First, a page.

Northern District of Mississippi Requirements

The Northern District of Mississippi serves all the counties in the northern half of the state. Your case will be assigned to one of three geographical divisions based on the county you live in. The Northern District holds bankruptcy hearings in Greenville, Oxford, and Aberdeen. In Greenville and Oxford, though, the bankruptcy court “borrows” the federal courthouse several times per month to hold hearings. 

The only courthouse in the Northern District with a full-time bankruptcy staff is in Aberdeen. You’ll mail or deliver your bankruptcy forms to the Aberdeen courthouse to file them, regardless of which division your case is assigned to.

The Northern District of Mississippi has the following requirements:

  • Filing methods: You can file your bankruptcy forms in person or by mail. Check the court’s COVID-19 protocols for any changes or temporary measures due to the ongoing pandemic.

  • Installment payments: If you’re paying your filing fee in installments, you must pay the entire fee in four payments or less within 120 days after you file your case. You aren’t legally required to pay anything at the time you file your case. That said, it’s common practice in the district to pay at least $1 when you file your forms. (This is mostly because of a technical issue that won’t allow attorneys filing electronically to set the first installment amount as $0.) 

  • Payment methods: You can pay your filing fee using a money order or cashier’s check. 

Southern District of Mississippi Requirements

The Southern District of Mississippi serves all the counties in the southern half of the state. Your case will be assigned to one of two geographical divisions based on your county of residence. The Southern District holds bankruptcy hearings in Gulfport, Hattiesburg, Jackson, and Natchez, but there are only bankruptcy clerks on staff at the Gulfport and Jackson locations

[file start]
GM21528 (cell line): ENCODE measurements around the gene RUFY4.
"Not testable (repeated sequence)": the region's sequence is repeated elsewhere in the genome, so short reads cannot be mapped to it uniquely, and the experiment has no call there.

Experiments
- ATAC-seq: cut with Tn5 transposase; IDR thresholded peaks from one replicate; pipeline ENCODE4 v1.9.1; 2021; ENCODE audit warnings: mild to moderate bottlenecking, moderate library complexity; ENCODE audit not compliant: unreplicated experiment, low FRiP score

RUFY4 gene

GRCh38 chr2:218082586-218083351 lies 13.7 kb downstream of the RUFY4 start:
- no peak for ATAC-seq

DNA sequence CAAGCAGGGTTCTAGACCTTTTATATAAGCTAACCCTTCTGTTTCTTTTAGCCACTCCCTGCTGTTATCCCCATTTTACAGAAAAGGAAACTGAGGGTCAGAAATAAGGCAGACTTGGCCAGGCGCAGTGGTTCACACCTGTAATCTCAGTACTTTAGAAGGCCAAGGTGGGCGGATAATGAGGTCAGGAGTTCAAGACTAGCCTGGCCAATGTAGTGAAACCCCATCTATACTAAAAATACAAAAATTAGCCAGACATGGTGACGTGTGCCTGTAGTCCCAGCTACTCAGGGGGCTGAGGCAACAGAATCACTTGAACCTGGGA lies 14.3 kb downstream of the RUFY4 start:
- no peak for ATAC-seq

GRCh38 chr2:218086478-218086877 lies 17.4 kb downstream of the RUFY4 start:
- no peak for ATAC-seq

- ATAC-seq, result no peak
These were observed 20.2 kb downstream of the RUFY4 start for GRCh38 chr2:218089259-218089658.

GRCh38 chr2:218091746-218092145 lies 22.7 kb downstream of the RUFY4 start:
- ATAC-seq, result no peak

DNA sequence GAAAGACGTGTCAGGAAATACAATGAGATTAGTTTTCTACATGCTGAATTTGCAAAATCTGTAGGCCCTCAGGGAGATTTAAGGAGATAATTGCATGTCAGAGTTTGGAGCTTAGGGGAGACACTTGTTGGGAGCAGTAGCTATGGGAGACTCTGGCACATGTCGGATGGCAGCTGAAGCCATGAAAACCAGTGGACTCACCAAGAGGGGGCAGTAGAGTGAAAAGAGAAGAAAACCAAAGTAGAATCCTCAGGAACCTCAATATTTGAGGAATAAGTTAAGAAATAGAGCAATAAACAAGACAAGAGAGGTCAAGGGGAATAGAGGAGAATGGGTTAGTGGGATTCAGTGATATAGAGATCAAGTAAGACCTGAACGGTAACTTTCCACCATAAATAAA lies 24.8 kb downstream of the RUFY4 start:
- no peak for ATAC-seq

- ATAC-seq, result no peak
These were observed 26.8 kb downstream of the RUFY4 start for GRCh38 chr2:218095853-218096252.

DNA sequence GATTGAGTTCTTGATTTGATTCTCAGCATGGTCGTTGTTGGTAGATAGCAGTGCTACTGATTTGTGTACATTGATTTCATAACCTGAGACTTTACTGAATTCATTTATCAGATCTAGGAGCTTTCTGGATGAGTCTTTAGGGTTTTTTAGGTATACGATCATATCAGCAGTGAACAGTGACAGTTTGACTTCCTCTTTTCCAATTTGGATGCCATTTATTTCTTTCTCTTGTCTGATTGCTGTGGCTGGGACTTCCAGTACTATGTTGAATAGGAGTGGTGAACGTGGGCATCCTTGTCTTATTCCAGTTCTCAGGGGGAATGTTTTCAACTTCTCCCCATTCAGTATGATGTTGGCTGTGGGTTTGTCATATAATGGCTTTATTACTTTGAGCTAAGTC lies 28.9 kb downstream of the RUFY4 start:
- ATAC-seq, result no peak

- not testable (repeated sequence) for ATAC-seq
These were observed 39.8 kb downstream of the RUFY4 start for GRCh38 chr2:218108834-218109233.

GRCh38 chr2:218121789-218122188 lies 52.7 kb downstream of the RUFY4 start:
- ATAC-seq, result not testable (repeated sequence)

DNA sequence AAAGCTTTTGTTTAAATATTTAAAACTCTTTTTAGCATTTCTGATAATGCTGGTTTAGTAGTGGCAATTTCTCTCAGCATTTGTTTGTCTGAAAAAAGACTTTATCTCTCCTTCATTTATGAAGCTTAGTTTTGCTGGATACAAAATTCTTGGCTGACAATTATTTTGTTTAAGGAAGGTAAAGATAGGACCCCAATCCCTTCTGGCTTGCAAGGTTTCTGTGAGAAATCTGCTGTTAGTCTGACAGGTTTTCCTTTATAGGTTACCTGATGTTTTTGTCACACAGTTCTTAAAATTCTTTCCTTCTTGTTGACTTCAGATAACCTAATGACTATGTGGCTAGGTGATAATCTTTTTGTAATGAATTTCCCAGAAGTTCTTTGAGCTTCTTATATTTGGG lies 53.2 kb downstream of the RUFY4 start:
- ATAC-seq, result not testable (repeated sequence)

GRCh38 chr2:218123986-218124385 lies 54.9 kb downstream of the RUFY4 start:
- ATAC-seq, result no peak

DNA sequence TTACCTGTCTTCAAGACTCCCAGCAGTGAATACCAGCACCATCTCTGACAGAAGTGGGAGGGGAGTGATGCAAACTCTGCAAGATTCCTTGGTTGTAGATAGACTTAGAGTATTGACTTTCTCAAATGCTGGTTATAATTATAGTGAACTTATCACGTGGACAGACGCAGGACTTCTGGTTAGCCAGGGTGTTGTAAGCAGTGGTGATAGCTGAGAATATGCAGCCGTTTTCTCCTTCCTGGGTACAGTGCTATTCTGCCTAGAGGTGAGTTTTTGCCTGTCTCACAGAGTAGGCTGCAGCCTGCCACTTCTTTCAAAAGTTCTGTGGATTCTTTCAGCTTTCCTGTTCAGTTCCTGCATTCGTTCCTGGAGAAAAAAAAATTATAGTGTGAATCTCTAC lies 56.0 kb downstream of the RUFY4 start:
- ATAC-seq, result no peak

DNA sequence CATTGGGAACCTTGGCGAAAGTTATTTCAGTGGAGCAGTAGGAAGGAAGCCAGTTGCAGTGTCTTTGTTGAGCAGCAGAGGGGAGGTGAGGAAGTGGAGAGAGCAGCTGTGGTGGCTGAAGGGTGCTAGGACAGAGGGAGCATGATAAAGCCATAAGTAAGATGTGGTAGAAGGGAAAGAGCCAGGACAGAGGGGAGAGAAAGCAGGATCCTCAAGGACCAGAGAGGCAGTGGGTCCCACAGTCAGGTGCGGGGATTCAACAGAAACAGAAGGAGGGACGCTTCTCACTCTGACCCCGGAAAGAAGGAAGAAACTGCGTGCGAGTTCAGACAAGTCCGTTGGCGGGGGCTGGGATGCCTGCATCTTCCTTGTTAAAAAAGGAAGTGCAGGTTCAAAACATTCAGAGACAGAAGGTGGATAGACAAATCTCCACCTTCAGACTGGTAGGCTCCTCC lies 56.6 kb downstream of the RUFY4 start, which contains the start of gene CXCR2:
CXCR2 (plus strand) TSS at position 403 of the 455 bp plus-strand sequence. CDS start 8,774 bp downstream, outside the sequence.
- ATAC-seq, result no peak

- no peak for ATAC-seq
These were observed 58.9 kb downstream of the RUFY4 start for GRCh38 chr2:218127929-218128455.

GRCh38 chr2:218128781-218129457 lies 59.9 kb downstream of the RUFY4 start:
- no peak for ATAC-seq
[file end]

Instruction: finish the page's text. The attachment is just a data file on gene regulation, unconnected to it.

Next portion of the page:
If you live in Copiah, Hinds, Holmes, Issaquena, Kemper, Leake, Madison, Neshoba, Newton, Noxubee, Rankin, Scott, Sharkey, Warren, or Yazoo county, file your forms in the Jackson courthouse. If you live in any other county in the Southern District, file your forms in the Gulfport courthouse.

The Southern District of Mississippi has the following requirements:

  • Filing methods: You can file your bankruptcy forms in person or by mail. Check the court’s COVID-19 page for any changes or temporary measures due to the ongoing pandemic.

  • Installment payments: If you’re paying your filing fee in installments, you must pay the entire fee within 120 days after you file your case. You aren’t legally required to pay anything when you file your case. Like in the Northern District, though, it’s common practice to pay at least $1 when you file your forms. 

  • Payment methods: You can pay your filing fee using a money order or cashier’s check. 

Mississippi Bankruptcy Exemptions

Mississippi’s exemption laws protect some of your property from bankruptcy liquidation. Put another way, if property is exempt, the court can’t force you to sell it to pay your debts. If you’ve lived in Mississippi for at least two years, you must use Mississippi’s state exemptions. If you moved to Mississippi less than two years ago, you must use the federal exemptions.